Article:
She had also shared with the public the most intimate struggles of her bouts with cancer, writing and speaking about the pain of losing her hair, the efforts to assure her children about their mother’s future and the questions that lingered about how many days she had left to live.

And, yes, she did pursue science-based medical therapy, and she did not survive. She did, however, try her hardest and choose the most effective therapy out there that we yet know about. She did it with class and clear-eyed knowledge of the risks and benefits.

Contrast this to Kim Tinkham. For whatever reason, when confronted with her diagnosis, instead of considering what needs to be done and making a cold-eyed assessment of the risks and benefits based on science, Tinkham embraced the New Age mystical woo known as The Secret. That very same New Age mystical woo led her to Robert O. Young, a man who claims that cancer is not a disease but rather a reaction to cells “spoiled” by too much acid and promised her that she could survive her cancer if she followed his “pH Miracle” lifestyle. This includes an “alkaline diet” and sodium bicarbonate, among other things, even though there is zero reliable scientific evidence to support Young’s claims that cancer is caused by “excess acid” or that “alkalinization” will cure it. However, as I pointed out, Tinkham did not want surgery and was clearly afraid of chemotherapy. That fear led her to reject her only good chance at survival, even though science-based medicine offered her a good chance of survival. Unfortunately, Tinkham made this decision even though she was clearly intelligent. However, somehow, something about The Secret and Robert O. Young’s acid-base woo resonated with her to the extent that it struck her as more appealing and reasonable than science-based medicine. The reason, I suspect, is that she was the type of person who needed answers. Remember, she wasn’t satisfied that conventional doctors couldn’t tell her why she got this cancer. Even though conventional doctors could treat it with a fairly high likelihood of success, they could not tell her with 100% certainty the answer to the question: Why me? Robert O. Young did not have the answer to that question, but he was able to convince Ms. Tinkham that he did, and she believed him.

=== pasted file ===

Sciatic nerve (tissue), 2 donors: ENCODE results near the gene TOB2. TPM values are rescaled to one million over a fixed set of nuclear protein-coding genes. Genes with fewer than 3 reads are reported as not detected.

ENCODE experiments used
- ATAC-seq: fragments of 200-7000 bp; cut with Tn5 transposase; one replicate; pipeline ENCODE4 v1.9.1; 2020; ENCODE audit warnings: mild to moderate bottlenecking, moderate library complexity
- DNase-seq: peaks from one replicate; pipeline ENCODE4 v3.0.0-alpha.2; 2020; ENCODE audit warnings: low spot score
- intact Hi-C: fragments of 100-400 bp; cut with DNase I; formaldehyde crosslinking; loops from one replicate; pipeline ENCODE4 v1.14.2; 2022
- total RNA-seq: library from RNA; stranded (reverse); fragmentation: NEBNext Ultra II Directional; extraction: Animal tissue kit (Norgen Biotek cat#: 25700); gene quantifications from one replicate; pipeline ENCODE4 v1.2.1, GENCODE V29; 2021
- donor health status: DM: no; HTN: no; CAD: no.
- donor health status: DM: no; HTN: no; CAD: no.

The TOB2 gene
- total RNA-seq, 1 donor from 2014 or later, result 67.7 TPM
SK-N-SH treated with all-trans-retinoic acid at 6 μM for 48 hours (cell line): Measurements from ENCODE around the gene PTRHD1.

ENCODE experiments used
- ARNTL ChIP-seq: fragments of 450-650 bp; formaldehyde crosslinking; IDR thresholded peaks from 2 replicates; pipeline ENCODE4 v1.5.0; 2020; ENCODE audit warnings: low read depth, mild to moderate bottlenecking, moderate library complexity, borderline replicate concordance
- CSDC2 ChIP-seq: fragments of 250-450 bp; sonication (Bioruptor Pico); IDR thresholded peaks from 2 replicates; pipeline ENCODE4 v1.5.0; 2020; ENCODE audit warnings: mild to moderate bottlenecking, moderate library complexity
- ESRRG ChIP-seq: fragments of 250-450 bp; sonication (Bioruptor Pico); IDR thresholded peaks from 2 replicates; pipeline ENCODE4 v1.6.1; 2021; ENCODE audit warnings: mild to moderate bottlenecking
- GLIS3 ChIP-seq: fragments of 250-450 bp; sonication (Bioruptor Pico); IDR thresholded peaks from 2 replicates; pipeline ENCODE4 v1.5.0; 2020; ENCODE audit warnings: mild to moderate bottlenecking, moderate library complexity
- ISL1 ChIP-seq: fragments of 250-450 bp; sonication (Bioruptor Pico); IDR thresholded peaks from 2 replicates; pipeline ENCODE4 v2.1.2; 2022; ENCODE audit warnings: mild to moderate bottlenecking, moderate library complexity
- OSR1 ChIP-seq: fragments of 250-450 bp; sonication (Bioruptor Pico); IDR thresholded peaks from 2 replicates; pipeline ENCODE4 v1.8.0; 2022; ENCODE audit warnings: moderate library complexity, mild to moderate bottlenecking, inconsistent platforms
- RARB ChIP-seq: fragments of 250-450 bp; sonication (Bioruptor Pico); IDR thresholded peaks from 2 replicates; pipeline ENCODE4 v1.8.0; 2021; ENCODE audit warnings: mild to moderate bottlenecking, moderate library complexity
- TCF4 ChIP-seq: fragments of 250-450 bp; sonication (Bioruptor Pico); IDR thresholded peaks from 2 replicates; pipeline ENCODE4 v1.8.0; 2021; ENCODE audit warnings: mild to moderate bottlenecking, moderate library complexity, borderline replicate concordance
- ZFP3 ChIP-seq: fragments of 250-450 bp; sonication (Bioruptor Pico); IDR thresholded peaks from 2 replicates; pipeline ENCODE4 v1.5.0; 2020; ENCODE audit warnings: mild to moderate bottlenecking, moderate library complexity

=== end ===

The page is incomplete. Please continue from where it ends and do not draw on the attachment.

You might remember that I estimated Tinkham’s chances of suriving ten years at around 50-50, In retrospect, it occurs to me that I probably made a fairly pessimistic estimate of the likelihood of Tinkham’s survival if she accepted therapy. Not all stage III is the same. Depending on other characteristics of her tumor, Tinkham might have had as high as a 70% chance of surviving 10 years or as low as a 30-40% chance. So I split the difference in my original (and admittedly) very rough estimate. Looking over her story again, I think that, in retrospect, Tinkham probably had one of the more favorable stage III tumors, which, if true, would mean that her chances were probably on the order of 60%, possibly even higher. Compare this estimate to an estimate of her odds of survival in the absence of treatment, which was probably no more than 3.6%. In essence, Tinkham chose to throw her life away. She was simply fortunate enough to have taken nearly four years to do it, lasting longer than the estimated 2.7 year median survival of untreated breast cancer. Yes, it is possible, albeit unlikely, that Tinkham did not have recurrent breast cancer. (After all, I do not have access to her medical records.) It is, however, very likely that she did, particularly given that she was described as having “cancer” in the liver, lung, and bone, the three most common sites to which breast cancer metastasizes.

Yes, unfortunately, despite choosing two very different courses from each other, both Kim Tinkham and Elizabeth Edwards died of their disease yesterday. This happened even though Elizabeth Edwards did the right thing to treat her disease and Kim Tinkham did the wrong thing. What does this mean?

Nothing at all, at least in terms of proving that “alternative” medicine should be taken as seriously as science-based medicine.